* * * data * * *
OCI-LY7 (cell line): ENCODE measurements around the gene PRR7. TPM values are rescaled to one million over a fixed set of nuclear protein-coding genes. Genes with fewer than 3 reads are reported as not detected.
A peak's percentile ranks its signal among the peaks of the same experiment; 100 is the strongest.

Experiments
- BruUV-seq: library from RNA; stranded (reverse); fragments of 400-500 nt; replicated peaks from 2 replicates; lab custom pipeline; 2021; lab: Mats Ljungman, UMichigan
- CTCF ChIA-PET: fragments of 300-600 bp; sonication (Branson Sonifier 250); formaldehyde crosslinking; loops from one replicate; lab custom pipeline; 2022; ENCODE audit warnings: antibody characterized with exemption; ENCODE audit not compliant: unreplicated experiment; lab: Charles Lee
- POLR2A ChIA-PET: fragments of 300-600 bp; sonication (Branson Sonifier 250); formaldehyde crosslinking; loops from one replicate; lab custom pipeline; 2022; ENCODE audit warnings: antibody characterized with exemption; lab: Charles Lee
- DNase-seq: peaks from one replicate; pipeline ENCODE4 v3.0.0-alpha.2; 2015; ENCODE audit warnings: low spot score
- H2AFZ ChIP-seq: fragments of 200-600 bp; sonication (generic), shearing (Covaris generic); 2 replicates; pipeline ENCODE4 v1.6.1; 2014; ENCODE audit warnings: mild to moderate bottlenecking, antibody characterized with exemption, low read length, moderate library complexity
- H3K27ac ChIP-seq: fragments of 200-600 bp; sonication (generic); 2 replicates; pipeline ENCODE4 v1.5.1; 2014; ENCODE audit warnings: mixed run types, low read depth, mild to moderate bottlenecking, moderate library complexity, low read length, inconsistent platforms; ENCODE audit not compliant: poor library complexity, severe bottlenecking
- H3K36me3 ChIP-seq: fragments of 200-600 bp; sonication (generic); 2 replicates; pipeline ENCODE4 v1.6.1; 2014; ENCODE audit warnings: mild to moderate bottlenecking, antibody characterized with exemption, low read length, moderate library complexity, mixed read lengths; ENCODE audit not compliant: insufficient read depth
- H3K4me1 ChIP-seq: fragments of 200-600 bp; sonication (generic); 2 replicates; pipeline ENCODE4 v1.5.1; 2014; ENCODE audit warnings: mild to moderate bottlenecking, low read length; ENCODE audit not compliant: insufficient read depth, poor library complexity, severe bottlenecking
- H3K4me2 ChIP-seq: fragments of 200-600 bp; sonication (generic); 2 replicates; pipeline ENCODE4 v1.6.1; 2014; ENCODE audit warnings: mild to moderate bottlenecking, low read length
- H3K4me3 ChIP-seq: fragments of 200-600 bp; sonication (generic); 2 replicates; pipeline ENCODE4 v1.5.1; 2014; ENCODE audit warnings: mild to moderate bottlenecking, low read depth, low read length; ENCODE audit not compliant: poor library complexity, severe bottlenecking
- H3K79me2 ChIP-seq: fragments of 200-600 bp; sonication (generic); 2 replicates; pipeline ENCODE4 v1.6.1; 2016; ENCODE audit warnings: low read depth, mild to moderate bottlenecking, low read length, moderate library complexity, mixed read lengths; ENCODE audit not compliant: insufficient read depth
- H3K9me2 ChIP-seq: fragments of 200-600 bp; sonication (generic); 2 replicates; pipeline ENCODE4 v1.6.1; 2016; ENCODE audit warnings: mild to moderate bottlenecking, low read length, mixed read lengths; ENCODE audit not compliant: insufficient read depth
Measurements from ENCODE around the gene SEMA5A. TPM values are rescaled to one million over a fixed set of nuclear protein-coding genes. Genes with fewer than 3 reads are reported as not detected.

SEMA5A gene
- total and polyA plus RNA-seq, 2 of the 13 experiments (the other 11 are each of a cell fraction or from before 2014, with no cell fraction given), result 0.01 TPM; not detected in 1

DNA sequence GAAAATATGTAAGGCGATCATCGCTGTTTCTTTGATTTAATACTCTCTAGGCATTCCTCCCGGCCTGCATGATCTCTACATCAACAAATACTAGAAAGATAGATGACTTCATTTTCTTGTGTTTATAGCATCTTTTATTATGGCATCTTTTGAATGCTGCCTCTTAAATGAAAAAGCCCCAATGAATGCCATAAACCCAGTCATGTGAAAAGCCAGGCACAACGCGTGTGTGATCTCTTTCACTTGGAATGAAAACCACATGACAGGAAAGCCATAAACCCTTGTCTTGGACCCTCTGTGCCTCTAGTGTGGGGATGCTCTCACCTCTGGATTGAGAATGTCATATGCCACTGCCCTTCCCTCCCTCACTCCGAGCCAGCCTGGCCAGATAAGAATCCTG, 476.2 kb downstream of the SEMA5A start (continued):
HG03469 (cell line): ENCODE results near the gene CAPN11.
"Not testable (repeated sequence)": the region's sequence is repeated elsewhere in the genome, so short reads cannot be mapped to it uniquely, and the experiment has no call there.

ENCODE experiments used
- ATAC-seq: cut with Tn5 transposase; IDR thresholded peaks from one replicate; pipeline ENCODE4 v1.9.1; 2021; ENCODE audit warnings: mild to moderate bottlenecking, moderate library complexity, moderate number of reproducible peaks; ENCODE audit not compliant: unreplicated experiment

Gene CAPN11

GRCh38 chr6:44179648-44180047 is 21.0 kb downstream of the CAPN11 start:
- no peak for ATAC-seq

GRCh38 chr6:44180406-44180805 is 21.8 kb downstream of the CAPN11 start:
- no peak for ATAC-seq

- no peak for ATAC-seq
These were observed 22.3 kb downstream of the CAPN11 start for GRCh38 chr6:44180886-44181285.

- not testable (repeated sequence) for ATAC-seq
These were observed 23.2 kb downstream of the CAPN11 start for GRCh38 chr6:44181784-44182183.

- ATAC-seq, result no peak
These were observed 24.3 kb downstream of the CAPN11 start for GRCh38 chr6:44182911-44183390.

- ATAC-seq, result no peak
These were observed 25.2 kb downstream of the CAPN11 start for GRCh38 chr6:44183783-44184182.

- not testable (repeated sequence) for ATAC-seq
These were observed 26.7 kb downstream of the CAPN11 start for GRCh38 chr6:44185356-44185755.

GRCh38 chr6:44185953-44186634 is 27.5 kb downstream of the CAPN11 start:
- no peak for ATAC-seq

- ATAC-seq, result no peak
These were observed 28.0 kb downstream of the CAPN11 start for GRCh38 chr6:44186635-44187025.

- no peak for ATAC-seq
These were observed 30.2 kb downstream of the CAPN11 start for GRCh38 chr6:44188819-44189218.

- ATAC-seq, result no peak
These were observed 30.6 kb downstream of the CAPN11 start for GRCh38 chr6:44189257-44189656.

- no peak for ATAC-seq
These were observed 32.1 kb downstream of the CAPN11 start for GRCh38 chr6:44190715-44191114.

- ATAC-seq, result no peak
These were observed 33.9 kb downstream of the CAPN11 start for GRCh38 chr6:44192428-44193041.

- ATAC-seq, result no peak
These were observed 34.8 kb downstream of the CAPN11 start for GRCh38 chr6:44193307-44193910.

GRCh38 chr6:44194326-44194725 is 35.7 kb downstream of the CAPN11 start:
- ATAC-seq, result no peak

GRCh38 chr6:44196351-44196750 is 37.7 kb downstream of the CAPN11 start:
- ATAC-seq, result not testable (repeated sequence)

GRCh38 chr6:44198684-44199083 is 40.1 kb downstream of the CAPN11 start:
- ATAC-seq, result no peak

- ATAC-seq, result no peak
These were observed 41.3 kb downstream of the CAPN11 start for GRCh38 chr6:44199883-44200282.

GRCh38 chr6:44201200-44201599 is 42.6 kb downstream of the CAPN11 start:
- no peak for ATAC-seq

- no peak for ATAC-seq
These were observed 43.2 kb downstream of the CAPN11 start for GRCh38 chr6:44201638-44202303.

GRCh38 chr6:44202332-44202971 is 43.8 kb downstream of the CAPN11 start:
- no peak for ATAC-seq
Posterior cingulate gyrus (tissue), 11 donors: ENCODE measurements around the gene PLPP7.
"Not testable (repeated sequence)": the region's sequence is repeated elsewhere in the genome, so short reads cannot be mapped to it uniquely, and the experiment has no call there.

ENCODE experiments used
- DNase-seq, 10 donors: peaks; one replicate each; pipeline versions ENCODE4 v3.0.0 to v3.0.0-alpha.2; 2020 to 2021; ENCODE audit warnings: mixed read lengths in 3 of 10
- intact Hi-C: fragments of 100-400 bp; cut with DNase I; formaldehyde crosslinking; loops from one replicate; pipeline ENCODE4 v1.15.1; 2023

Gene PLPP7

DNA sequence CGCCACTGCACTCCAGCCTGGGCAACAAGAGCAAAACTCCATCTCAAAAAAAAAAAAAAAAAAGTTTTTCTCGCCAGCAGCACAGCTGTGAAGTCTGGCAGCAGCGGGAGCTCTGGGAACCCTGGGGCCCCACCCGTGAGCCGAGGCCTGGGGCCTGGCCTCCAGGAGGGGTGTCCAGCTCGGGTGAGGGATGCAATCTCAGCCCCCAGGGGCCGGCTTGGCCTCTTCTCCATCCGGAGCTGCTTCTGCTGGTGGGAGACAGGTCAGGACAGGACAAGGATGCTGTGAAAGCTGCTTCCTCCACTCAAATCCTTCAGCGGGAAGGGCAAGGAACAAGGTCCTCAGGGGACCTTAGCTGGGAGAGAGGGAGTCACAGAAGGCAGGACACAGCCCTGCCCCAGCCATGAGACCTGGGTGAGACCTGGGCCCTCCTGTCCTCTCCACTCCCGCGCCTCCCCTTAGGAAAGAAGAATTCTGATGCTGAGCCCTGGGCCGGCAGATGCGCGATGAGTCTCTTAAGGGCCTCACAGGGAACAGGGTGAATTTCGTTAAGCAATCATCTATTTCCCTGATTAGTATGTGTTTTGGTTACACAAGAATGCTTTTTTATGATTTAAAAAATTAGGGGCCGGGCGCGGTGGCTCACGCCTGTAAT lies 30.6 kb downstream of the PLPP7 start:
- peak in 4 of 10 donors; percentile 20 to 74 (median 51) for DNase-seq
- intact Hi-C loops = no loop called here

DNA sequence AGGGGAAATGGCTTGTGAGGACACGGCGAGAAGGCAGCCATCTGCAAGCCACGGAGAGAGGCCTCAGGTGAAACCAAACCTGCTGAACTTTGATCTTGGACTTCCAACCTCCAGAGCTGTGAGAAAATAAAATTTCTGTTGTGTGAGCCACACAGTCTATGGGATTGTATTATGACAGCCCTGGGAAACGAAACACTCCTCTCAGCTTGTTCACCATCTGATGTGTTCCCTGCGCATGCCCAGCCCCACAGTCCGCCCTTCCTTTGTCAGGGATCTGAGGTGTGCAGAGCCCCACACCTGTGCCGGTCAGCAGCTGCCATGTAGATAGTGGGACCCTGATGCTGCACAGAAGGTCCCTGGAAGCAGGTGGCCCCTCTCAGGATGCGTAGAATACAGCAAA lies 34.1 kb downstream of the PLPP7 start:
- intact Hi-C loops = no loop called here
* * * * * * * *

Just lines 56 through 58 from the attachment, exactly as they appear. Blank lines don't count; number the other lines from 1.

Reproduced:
- ATAC-seq, result not testable (repeated sequence)

GRCh38 chr6:44198684-44199083 is 40.1 kb downstream of the CAPN11 start:
- ATAC-seq, result no peak